Nonwoven fabrics are being used in many other areas as well. For example, nonwoven fabrics both fused and unfused are used as substrates in the production of various laminates and as ticking material in the furniture industry. Although nonwovens are useful in a variety of applications as indicated above, nonwoven fabrics can still be substantially improved especially with regard to their dimensional stability, strength and methods of fusing the nonwoven fabric.
It is an object of the present invention to produce a nonwoven fabric.
Another object of the invention is to produce a nonwoven fabric with improved dimensional stability and strength as compared to nonwoven fabrics known in the art.
Another object of the present invention is to provide a fused nonwoven fabric in which the depth of fusion is controlled and the integrity of the fibers' cross section is maintained.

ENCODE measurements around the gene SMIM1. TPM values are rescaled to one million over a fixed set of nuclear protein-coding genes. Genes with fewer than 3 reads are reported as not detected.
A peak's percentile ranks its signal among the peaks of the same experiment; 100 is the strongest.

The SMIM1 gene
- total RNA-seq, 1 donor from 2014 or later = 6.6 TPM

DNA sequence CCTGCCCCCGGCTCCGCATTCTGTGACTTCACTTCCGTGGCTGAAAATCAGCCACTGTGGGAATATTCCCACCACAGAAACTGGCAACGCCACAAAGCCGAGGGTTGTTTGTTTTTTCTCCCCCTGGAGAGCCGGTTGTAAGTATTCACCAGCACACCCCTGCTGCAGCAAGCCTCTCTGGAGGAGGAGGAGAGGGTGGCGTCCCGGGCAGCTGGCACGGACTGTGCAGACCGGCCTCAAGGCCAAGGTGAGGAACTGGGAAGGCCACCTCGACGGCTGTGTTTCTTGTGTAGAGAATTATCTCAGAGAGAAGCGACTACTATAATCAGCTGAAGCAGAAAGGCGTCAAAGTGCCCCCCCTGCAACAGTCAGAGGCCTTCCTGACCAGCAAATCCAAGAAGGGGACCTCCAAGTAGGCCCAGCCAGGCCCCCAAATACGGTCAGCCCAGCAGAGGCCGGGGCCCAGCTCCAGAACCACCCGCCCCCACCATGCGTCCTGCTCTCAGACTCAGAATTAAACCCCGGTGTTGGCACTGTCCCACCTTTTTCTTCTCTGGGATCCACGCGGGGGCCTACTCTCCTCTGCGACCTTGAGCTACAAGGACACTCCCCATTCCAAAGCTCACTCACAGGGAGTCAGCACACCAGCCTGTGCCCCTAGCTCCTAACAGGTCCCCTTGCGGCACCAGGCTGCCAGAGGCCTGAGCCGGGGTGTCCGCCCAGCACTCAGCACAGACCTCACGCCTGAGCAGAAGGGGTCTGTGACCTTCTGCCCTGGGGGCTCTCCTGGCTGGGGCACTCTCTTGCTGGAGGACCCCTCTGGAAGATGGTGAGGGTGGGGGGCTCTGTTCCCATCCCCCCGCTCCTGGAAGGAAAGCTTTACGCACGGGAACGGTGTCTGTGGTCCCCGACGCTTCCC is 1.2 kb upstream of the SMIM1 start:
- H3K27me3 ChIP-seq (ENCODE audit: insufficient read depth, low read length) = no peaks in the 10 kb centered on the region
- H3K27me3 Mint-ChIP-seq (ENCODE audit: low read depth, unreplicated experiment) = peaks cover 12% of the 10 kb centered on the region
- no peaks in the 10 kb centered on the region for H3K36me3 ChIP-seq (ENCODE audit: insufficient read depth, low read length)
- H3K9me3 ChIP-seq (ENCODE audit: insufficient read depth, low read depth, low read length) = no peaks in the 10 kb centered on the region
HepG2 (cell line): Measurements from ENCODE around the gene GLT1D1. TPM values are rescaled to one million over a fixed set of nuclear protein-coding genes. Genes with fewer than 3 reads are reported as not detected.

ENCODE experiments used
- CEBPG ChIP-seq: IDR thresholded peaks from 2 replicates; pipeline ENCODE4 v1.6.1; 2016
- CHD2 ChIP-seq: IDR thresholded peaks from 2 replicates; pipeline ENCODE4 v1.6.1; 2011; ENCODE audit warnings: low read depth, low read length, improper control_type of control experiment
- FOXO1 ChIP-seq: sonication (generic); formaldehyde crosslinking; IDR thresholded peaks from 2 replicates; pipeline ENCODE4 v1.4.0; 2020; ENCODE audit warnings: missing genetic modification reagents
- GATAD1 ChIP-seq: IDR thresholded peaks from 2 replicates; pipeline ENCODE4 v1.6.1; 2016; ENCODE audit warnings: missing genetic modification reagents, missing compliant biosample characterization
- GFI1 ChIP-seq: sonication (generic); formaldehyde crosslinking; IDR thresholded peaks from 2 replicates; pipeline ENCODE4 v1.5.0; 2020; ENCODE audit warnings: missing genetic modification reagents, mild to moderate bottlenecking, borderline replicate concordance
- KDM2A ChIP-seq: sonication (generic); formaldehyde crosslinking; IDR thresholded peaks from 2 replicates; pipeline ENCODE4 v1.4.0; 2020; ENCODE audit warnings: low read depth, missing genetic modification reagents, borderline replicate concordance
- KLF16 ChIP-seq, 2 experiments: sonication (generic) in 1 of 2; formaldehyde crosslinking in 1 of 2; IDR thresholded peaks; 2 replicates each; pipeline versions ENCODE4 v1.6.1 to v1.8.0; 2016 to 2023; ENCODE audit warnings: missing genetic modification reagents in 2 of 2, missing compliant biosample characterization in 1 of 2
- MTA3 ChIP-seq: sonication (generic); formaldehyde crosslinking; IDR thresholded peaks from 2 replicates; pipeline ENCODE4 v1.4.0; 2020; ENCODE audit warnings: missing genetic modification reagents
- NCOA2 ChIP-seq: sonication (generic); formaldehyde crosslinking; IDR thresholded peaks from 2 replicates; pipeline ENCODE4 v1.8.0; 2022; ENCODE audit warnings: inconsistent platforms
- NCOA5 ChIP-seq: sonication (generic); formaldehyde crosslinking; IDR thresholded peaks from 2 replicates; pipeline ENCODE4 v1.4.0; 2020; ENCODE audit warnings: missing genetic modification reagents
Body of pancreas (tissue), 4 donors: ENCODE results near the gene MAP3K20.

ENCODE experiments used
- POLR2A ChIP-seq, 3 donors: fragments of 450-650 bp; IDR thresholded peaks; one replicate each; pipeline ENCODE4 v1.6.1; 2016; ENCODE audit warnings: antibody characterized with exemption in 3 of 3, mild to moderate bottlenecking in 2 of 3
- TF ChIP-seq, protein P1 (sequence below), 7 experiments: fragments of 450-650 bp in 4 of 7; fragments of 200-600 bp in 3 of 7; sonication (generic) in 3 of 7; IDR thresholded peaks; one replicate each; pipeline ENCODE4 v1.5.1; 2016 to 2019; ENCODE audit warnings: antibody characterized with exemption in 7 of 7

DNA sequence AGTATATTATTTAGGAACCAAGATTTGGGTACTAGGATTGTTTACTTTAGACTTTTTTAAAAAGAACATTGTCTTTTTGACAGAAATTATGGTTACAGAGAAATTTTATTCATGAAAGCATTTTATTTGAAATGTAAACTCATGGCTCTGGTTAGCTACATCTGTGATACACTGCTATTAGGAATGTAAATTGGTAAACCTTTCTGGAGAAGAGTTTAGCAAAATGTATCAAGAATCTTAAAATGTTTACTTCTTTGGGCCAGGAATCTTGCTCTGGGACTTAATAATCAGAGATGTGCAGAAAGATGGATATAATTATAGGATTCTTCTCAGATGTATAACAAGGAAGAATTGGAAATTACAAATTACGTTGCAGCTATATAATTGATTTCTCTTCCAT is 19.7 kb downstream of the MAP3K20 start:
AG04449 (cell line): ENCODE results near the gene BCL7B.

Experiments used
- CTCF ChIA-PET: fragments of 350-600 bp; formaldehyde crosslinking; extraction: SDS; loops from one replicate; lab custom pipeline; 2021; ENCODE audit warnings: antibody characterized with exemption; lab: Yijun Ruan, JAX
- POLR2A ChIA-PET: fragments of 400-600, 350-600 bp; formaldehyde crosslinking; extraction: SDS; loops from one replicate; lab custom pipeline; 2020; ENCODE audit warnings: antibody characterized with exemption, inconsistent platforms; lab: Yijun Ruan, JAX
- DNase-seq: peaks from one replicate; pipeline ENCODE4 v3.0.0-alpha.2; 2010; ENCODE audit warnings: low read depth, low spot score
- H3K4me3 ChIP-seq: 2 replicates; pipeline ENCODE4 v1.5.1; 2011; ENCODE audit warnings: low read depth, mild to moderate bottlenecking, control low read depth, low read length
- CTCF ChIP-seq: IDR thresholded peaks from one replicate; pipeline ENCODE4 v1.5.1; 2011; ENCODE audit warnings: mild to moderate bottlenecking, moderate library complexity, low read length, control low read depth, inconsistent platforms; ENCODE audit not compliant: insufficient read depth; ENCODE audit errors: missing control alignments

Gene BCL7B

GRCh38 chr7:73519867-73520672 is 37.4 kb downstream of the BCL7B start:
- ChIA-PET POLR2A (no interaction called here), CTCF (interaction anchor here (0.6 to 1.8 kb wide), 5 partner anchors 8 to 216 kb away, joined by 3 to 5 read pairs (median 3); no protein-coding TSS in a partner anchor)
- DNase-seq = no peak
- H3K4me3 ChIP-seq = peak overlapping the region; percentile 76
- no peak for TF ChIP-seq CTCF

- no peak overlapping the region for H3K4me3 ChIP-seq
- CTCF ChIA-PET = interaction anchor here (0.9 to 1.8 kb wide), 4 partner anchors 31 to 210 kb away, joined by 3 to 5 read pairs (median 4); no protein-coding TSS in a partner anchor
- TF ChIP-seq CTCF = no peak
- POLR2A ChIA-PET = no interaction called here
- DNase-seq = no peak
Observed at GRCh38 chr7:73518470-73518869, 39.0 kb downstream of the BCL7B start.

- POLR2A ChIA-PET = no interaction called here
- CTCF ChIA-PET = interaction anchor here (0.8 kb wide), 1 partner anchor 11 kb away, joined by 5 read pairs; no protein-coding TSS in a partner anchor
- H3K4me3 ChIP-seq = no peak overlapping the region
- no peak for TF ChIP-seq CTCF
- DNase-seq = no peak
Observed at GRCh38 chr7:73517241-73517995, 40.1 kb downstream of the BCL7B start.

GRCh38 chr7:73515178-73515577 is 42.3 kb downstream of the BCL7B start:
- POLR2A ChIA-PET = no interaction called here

Other objects, aspects and advantages of the invention will be apparent after studying the specification and the appended claims.
According to the invention a novel nonwoven fabric is produced by forming a batt comprising fibers oriented primarily in the fill direction, drafting the batt in the warp direction in a first warp-drafting zone, needling the drafted batt, drafting the needled batt in the warp direction in a second warp-drafting zone, and drafting the warp drafted, needled batt in the fill direction in a fill-drafting zone.
Further according to the invention, apparatus is provided suitable for the production of the novel fabric comprising, in combination, means for forming a batt of fibers, carrier means for receiving the batt from the forming means and transporting the batt of fibers, first warp-drafting means for receiving the batt of fibers from the carrier means and drafting the batt in the warp direction, needling means for needling the warp-drafted batt, second warp-drafting means for drafting the needled batt in the warp direction and fill-drafting means for drafting the needled warp-drafted batt in the fill direction.